And the Ugly:
At the Hopkins Center for the Arts
On November 12, 2014 at 7pm
What an interesting jazz performance.
I thought I was going to see a flamenco performance.
My question to Diego during the post-performance Q&A:
Traditional Flamenco music tells a story, reflects a dialogue, of the cultural history, the suffering of the Roma people and their persecution. Your music is a significant departure from Flamenco with the Latin Jazz, Cuban and Caribbean fusion you are now incorporating and performing. What are you doing to continue that dialogue and tell the story of your people? Or is that something you’re not addressing with your music?
Diego’s response in a nutshell:
The music I am playing comes from the soul of a gypsy and of Flamenco. I’m a gypsy and I’m Flamenco so whatever I play is Flamenco. I am giving people what they want, which has given me Grammys, fame, and success.
Diego can call what he presented ‘Flamenco’ but the fact is, what everyone heard tonight was Latin Jazz heavily infused with Cuban and Caribbean. A true artist does not compromise their art and themselves to cater to popular opinion to gain fame, eminence and fortune. And one should not lead the audience to believe that they are going to play a particular form of music, then play another. It’s misleading and disingenuous to themselves as so-called artists and the art form they claim to represent.
Aside from that, the Jazz performance was fun and poppy. While it ended up not at all being what it said it would be, great insight and realization were had. I’m glad I went.
Here’s the playbill.
p.s. My significant other’s comment to Diego “That was not Flamenco. That was Jazz.”, yielded this response from el Cigala “I know. I know. I know what you want to hear. And one day I will be here on stage doing that.”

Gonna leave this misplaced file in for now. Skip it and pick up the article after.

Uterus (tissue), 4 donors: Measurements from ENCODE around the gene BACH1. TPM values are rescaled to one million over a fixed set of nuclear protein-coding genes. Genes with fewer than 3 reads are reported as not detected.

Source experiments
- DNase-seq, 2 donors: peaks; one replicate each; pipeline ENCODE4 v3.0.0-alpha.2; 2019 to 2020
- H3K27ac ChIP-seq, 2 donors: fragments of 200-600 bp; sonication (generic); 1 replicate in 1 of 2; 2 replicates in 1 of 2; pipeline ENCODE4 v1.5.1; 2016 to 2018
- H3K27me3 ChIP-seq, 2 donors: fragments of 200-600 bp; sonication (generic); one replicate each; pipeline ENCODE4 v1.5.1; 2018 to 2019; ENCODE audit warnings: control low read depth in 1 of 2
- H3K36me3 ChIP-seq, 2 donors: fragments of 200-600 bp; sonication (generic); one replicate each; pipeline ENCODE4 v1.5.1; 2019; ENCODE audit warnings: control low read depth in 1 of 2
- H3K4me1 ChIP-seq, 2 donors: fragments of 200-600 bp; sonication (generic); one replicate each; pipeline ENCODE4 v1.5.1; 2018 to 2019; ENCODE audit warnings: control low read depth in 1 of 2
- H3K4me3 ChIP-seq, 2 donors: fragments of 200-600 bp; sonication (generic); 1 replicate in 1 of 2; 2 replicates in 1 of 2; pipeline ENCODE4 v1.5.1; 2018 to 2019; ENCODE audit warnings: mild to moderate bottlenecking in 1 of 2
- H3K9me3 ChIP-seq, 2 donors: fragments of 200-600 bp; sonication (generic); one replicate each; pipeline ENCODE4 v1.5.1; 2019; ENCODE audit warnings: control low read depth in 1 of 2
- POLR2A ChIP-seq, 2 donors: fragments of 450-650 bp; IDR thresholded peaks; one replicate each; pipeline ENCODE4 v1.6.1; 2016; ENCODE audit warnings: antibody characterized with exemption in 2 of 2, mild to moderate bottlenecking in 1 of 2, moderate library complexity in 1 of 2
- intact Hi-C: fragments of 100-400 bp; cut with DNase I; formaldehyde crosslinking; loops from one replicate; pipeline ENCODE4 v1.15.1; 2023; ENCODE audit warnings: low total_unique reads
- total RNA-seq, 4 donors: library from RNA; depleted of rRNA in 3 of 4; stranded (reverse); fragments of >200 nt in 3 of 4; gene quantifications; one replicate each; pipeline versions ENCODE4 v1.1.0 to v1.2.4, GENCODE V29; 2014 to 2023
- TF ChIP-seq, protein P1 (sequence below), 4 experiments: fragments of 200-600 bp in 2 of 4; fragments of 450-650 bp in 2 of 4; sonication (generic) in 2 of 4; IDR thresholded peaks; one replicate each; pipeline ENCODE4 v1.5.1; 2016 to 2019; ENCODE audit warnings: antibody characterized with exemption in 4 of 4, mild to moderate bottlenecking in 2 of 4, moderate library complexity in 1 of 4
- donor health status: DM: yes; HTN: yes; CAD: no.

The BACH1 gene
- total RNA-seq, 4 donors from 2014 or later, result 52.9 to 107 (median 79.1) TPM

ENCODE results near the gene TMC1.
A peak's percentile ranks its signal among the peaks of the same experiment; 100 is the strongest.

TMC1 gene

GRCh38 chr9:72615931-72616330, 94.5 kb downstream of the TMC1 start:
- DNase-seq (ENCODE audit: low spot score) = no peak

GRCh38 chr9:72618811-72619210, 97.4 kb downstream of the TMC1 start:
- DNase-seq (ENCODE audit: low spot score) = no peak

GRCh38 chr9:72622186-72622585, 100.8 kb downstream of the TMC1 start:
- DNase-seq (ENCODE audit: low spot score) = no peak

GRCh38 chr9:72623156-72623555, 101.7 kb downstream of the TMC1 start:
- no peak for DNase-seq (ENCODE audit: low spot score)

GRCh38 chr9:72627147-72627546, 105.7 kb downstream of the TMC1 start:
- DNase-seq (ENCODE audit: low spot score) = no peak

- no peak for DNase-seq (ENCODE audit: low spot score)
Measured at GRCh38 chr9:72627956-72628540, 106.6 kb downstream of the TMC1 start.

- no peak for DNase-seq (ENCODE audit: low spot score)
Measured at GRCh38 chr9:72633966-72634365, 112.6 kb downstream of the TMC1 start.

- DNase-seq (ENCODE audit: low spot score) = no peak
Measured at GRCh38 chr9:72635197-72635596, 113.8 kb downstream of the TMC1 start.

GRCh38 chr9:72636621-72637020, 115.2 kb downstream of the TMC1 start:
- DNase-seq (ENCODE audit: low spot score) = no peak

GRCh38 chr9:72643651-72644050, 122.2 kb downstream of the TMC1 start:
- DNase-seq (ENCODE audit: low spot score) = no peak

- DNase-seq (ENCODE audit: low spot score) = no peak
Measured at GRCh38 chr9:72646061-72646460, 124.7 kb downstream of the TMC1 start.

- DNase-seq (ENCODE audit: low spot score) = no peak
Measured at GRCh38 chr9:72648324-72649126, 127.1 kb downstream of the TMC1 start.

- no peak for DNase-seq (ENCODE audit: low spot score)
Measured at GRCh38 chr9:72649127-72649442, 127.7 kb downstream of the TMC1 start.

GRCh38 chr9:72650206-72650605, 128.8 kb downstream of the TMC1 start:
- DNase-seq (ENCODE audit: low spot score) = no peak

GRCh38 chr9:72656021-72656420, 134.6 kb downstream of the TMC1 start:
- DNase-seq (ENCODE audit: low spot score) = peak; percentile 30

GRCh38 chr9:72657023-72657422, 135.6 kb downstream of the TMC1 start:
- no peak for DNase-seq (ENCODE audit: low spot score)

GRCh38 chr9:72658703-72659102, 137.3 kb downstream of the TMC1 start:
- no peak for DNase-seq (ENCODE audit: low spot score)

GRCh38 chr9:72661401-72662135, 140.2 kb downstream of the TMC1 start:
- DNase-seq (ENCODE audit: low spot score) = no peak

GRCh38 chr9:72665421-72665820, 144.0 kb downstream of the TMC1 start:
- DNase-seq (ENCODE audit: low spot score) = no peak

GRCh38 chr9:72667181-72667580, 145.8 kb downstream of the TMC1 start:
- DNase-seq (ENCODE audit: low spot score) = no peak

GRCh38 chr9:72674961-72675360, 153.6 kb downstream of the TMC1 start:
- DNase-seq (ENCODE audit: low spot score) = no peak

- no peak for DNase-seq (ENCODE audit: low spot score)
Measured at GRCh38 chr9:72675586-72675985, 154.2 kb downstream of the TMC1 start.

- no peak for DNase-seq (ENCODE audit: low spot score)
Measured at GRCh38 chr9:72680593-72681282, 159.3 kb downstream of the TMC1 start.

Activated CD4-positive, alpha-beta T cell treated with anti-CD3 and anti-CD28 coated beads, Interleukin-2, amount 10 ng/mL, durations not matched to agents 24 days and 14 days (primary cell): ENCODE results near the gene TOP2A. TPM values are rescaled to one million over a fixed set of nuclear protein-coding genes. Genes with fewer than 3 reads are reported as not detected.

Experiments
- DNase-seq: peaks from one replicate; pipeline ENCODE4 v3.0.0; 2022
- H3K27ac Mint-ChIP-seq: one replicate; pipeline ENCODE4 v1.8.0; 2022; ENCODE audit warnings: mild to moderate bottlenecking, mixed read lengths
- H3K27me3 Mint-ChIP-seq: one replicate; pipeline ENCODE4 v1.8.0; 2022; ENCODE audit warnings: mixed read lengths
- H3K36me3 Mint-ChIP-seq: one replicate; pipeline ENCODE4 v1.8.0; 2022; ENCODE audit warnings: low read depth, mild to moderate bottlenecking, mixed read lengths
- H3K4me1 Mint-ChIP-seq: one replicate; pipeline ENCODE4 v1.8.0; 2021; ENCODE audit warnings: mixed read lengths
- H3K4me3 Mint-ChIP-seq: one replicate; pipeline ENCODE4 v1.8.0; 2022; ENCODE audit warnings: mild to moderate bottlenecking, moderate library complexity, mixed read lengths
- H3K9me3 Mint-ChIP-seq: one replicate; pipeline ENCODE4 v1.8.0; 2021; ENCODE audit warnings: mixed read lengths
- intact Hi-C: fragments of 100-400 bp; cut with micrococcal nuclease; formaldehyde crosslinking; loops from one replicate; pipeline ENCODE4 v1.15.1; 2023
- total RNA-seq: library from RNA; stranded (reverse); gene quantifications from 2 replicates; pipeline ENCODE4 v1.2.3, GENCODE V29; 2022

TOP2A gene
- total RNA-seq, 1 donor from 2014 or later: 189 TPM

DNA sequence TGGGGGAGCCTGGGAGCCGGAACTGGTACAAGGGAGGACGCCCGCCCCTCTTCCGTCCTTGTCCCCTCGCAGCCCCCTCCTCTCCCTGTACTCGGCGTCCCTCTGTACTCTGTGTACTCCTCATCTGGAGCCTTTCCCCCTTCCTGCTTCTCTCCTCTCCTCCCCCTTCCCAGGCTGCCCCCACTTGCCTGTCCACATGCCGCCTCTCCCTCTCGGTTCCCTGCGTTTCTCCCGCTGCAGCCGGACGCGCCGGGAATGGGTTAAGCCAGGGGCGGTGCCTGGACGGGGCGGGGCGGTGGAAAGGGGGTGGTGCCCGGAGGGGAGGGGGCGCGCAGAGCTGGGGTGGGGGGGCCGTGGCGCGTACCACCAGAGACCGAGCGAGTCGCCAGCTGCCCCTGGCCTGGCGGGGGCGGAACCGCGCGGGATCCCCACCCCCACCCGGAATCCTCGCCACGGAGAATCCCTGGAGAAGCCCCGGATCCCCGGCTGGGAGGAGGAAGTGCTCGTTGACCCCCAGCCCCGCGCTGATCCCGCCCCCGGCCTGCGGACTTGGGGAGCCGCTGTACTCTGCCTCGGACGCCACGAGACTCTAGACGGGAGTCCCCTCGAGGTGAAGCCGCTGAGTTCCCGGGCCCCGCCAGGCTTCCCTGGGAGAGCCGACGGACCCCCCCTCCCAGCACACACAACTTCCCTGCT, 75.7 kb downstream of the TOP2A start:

“And so tyranny naturally rises out of democracy, and the most aggravated form of tyranny and slavery out of the most extreme form of liberty.… The people have always some champion whom they set over them and nurse into greatness.… This and no other is the root from which a tyrant springs; when he first appears above ground he is a protector… At first, at the early days of his power, he is full of smiles, and he salutes everyone whom he meets — he to be called a tyrant, who is making promises in public and also in private liberating debtors, and distributing land to the people and his followers, and wanting to be so kind and good to everyone … then he is always stirring up some war or other, in order that the people may require a leader.… Has he not also another object, which is that they may be impoverished by the payment of taxes and thus compelled to devote themselves to their daily wants and therefore less likely to conspire against him?… Thus liberty, getting out of all order and reason, passes into the harshest and bitterest form of slavery.”
“When the tyrant has disposed of foreign enemies by conquest or treaty, and there is nothing to fear from them, then he is always stirring up some war or other, in order that the people may require a leader.”
(Plato, The Republic)